Art therapy for at-risk teens

Local at-risk teens find catharsis in art

BOX WITH PERSONALITY<br>The teens involved with Shatter2Matter 2 work on a number of projects during the week, including covering boxes with bits cut out of magazines to correspond with their inner and outer selves.

The teens involved with Shatter2Matter 2 work on a number of projects during the week, including covering boxes with bits cut out of magazines to correspond with their inner and outer selves.

Photo By Meredith J. Cooper

A pretty young woman with choppy, pale-sea-green hair sat in a circle next to a strapping young Hispanic man wearing a bulky, black hoodie.

With them were seven other local teens aged 14 to 18—all assembled in the main meeting room of the modest, beige stucco Community Collaborative for Youth building tucked into the cul-de-sac at the south end of Cedar Street. The voice of Norah Jones drifted through the room as the teenagers chatted about their ages, how tall they are, and shared other tidbits about themselves and their families and friends.

It was your typical teen talk as they checked each other out while munching on breakfast burritos. Four more kids soon joined the group to make it a baker’s dozen.

“Everyone knows me around Chico either one way or another,” one blonde girl announced to the group by way of introduction. “Either it’s good or it’s bad.”

It was the first verbal clue that these were “at-risk” children, gathered together from various local high schools and group homes by local painter and art therapist Cynthia Schildhauer. It was day one of a five-day, art-intensive project dubbed Shatter2Matter 2, designed to help them express themselves in a constructive (yet enticingly destructive) way.

It’s is a slow buildup—beginning with group discussions, journaling and smaller preparatory art projects. At the mid-week summit project the kids will break to bits pieces of old furniture salvaged from thrift shops, and rebuild them into new works of art—specifically tables. Schildhauer hopes to show the beauty (and catharsis) that can come from reassembling cast-off and perhaps even ugly bits of furniture.

She was quick to point out the project’s metaphor for re-seeing one’s self during a planning meeting held recently with fellow local artists David Sisk and Janice Porter, who are co-instructing the project. Local filmmaker Billy Guilfoyle, who is chronicling Shatter2Matter 2 as a short documentary film, was also on hand.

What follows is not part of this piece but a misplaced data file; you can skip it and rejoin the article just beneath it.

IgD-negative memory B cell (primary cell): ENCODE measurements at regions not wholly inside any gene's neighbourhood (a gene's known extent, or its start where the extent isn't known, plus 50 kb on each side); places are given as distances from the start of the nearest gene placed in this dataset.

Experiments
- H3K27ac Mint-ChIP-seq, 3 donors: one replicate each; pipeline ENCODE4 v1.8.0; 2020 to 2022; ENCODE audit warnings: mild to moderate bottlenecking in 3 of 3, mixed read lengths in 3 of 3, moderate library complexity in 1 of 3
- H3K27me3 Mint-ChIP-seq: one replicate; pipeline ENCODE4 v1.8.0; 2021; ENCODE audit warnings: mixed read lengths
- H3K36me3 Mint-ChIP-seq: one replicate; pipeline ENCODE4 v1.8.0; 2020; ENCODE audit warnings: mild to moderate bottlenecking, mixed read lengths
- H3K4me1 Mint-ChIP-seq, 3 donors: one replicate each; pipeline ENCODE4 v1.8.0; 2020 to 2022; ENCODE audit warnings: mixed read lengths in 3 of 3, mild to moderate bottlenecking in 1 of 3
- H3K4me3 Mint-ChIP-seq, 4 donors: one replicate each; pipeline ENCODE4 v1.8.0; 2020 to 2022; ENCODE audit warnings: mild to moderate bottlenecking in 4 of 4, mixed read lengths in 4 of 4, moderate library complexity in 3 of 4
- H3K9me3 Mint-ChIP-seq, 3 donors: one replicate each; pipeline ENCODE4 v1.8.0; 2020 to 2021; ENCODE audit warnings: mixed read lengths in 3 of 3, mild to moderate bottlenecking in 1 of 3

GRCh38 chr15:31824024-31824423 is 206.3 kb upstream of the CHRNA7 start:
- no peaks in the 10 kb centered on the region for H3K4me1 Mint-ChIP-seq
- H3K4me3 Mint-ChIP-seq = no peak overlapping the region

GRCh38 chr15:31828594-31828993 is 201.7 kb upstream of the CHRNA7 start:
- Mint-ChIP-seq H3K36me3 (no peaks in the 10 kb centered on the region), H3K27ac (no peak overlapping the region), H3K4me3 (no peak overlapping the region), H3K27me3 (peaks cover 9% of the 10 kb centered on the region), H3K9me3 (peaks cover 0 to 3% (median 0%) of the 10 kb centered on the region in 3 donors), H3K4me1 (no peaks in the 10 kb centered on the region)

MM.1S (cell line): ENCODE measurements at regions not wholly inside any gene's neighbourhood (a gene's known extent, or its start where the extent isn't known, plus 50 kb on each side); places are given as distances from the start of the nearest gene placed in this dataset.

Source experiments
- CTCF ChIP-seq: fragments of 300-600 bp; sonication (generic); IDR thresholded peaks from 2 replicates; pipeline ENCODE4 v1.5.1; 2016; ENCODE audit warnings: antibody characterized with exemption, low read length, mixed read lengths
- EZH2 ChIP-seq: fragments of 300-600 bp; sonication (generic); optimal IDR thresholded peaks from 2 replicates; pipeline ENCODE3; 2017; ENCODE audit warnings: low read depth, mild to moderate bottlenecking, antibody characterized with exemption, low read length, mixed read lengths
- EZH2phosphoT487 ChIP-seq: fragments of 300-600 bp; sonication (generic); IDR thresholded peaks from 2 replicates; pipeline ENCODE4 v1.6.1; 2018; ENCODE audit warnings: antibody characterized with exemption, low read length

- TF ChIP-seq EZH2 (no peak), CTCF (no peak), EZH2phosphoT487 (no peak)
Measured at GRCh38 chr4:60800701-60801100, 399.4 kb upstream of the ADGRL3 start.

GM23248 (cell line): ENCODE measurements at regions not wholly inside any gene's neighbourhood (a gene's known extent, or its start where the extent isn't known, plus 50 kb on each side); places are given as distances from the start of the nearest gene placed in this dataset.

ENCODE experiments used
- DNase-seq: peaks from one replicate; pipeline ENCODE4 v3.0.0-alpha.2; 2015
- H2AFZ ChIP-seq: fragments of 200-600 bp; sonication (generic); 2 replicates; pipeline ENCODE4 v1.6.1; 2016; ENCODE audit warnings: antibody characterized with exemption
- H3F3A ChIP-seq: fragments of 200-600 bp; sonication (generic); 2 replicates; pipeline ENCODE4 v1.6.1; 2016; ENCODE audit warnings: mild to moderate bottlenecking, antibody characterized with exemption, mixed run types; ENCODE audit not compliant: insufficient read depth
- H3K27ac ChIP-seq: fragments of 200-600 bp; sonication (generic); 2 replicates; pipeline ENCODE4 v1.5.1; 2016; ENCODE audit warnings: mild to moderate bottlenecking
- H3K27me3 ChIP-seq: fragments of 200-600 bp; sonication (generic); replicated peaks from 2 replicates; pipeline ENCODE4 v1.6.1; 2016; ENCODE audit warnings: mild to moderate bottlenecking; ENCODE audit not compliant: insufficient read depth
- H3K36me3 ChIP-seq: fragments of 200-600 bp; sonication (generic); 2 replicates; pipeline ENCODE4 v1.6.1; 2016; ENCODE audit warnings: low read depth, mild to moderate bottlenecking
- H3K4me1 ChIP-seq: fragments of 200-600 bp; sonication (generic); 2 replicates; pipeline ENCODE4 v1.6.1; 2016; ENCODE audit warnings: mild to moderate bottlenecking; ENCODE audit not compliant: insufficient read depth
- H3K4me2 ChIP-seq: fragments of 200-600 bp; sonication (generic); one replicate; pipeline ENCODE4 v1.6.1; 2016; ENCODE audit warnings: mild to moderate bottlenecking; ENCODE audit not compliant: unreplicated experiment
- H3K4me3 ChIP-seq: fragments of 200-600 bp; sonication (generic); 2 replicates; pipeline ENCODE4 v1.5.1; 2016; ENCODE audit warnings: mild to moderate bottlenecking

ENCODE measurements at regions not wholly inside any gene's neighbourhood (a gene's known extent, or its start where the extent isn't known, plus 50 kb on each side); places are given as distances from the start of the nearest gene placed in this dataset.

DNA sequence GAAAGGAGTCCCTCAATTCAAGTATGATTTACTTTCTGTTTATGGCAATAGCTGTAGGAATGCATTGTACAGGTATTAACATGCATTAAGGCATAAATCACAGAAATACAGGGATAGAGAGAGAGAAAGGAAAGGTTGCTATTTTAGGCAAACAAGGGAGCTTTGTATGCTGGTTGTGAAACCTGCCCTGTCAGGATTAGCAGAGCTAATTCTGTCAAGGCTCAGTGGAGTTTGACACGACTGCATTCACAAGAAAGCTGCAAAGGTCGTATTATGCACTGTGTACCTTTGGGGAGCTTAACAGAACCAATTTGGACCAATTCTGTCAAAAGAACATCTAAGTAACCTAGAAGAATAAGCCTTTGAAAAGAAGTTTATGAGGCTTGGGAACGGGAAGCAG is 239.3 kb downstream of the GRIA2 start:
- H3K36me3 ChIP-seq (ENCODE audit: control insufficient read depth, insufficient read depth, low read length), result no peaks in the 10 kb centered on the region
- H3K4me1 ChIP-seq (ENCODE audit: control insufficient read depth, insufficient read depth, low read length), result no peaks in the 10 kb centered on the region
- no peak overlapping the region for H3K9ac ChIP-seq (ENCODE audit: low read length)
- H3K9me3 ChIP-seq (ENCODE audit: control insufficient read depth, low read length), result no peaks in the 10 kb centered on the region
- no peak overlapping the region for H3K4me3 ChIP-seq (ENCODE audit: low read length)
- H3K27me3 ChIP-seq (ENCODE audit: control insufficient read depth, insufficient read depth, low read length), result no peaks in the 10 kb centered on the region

“The last time we did this,” said Schildhauer, referring to the first Shatter2Matter held in 2006, “we made chairs. This time, we decided that we will make tables instead of chairs. Tables as a metaphor for life.”

“You know, under the table, over the table, on the table, things tabled,” piped in Sisk. Sisk, better known locally as Sisko, is a well-known billboard artist in Chico, and will be facilitating the teens’ creation of a photo of themselves with a table, of course that will be erected on a billboard (provided by Stot Advertising) on Broadway shortly after the week’s end.

“It’s the ‘Zen of shatter,’ “ pointed out Sisko in his typically calm and slightly mystical way. “They’ll be breaking things mindfully with the thought of reconstructing.”

Schildhauer came up with the idea for the original Shatter2Matter while talking to a friend (and fellow art therapist) about her earlier days living near a recycling center in the seaside town of Santa Cruz, specifically the satisfaction she got from the sound of shattering glass as she tossed her bottles one by one into the recycling bins.

“I’m not an angry thrower,” said Schildhauer, recalling the therapeutic value of busting bottles. “I had to do it in a controlled way.”

Like Schildhauer did with her Santa Cruz bottle-breaking, the teens at this year’s Shatter2Matter will be breaking up chairs and tables with self-control and purpose, with an eye on re-creating art from somebody’s junk.

“These kids will be dealing with emotions like fear and judgment,” acknowledged Schildhauer. “But compassion will be the most important thing. Honoring that artistic expression is scary. And it’s the best thing you can ever do.”